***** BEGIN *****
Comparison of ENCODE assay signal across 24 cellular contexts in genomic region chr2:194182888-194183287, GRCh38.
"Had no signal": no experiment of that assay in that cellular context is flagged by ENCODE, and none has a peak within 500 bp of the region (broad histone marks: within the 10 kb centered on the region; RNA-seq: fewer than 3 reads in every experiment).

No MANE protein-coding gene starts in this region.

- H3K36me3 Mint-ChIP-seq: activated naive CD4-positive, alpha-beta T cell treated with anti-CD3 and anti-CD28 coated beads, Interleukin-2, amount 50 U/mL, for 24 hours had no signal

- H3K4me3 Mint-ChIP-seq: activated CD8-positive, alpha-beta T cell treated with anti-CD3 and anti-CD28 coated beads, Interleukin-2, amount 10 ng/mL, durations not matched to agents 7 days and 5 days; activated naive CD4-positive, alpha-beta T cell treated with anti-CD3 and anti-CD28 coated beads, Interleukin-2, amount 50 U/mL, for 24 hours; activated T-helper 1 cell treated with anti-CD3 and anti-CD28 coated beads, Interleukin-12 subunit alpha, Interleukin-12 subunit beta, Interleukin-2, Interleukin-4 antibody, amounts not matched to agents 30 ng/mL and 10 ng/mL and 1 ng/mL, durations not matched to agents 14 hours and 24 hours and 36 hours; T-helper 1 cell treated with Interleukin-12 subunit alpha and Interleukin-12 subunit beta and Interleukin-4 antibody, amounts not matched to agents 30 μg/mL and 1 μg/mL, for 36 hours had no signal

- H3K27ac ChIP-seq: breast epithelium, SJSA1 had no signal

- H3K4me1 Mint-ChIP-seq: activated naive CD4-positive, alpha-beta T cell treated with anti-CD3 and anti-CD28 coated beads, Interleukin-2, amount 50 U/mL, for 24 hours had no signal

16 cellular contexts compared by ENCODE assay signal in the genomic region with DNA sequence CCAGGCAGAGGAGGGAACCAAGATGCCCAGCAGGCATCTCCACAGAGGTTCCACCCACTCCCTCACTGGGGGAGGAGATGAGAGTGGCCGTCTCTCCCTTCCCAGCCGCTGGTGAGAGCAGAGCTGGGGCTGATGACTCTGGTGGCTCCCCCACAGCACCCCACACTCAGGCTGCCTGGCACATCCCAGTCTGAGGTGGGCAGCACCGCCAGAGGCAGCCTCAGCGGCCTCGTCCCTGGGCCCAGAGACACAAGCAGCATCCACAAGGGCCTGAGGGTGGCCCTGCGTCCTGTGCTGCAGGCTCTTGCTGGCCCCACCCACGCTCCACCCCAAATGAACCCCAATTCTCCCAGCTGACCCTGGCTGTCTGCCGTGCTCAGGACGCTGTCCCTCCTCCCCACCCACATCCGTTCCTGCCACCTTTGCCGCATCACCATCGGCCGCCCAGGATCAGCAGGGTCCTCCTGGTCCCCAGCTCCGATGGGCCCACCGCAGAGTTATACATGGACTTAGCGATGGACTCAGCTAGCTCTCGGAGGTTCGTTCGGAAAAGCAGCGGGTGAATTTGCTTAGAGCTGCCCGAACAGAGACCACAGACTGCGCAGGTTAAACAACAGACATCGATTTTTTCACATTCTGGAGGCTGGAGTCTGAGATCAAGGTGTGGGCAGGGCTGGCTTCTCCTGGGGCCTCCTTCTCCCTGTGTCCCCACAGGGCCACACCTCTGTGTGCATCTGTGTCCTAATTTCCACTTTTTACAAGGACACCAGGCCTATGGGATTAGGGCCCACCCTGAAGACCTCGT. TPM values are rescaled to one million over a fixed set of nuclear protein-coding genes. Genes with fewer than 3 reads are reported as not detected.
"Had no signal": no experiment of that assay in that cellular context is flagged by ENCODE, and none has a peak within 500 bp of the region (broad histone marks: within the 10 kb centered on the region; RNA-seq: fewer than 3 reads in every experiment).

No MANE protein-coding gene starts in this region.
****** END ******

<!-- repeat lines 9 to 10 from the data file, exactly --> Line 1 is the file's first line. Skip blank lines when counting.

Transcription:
"Had no signal": no experiment of that assay in that cellular context is flagged by ENCODE, and none has a peak within 500 bp of the region (broad histone marks: within the 10 kb centered on the region; RNA-seq: fewer than 3 reads in every experiment).

No MANE protein-coding gene starts in this region.